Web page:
Objectivity is an oft-debated topic amongst journalists. To what extent is it possible? Where are the lines drawn? Has it diminished in the age of cable TV’s talking heads and the numerous opining bloggers? Or, as McNulty says, does objectivity get reduced to neutrality? “On the one hand this” and “on the other hand this,” without any attempt to truly seek the truth?
One thing that interests me is the potential of objectivity on a macro level – especially given the democratizing potential and decentralized nature of the Web.
Open platform promotes objectivity…?
Here’s a question: does a neutral, inviting community news platform invite more objectivity? Can one facet of journalism’s objectivity be to simply create an open and inclusive platform upon which competing voices can express their perspective?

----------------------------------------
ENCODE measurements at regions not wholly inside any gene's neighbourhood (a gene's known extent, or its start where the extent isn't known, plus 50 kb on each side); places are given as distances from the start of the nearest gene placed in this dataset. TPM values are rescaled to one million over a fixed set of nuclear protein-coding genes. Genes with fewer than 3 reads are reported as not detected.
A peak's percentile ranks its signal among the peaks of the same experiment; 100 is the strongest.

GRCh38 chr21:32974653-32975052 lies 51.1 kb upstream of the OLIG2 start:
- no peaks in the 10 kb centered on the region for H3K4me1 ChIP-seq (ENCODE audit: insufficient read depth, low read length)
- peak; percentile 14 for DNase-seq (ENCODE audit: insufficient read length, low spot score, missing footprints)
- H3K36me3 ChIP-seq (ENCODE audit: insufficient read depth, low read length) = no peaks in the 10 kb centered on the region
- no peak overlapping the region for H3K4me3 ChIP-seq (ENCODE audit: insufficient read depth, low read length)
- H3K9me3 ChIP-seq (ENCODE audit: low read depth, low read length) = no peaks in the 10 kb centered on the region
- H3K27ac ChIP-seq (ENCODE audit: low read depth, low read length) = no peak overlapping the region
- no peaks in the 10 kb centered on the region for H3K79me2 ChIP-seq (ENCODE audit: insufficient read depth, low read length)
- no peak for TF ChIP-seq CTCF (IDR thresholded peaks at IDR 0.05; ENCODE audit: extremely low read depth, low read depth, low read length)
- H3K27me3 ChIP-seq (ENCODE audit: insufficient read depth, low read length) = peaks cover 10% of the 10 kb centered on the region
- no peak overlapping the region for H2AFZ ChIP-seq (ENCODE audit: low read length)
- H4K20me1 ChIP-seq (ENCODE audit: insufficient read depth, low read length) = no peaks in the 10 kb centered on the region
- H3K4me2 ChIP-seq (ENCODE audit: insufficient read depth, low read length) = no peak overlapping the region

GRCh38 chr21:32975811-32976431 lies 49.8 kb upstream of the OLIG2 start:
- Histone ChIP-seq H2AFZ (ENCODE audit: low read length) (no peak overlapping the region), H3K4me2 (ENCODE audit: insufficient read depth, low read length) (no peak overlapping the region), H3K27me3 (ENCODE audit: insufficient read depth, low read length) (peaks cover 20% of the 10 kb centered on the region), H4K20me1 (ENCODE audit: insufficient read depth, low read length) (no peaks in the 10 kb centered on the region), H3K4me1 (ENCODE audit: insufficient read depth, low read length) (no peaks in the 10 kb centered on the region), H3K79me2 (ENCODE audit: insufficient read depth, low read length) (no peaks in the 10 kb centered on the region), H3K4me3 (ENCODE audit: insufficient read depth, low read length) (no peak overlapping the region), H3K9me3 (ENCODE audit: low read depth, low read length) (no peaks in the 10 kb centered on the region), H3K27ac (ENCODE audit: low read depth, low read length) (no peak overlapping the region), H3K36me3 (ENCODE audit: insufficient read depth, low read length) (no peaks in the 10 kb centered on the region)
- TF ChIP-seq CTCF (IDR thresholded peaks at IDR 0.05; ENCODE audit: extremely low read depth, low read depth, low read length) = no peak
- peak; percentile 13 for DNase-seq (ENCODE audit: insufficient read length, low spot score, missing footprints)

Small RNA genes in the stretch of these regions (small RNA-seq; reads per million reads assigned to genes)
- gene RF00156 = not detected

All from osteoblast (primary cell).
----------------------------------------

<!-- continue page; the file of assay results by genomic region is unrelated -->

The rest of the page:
I would argue yes. Certainly the editor/journalist will always have the role of sifting through the “fact, propaganda, rumor, suspicion, clues, hopes and fears” that inundate news gatherers, to quote McNulty quoting Walter Lippmann. But as journalists grow more adept at deciphering the “cacophony” of the internet, as McNulty puts it, I think they’ll get better at teasing the truth out.
And creating open spaces where ordinary folks are invited to share their stories and opinions, rather than focusing on delivering a physical product, could help community news organizations (read: newspapers) go a long way towards promoting objectivity.
The good news…
An anecdote I told to a group of editors, publishers and reporters at the 122nd Annual Inland Press Association’s conference.
For all the tumult at Medill regarding the future of journalism, one thing never ceases to impress me about my colleagues at Medill. All of these young, hungry journalists who are dedicated to the craft display an unwavering commitment to truth and objectivity.
“We are in the truth business,” is a mantra I hear often in my business reporting class.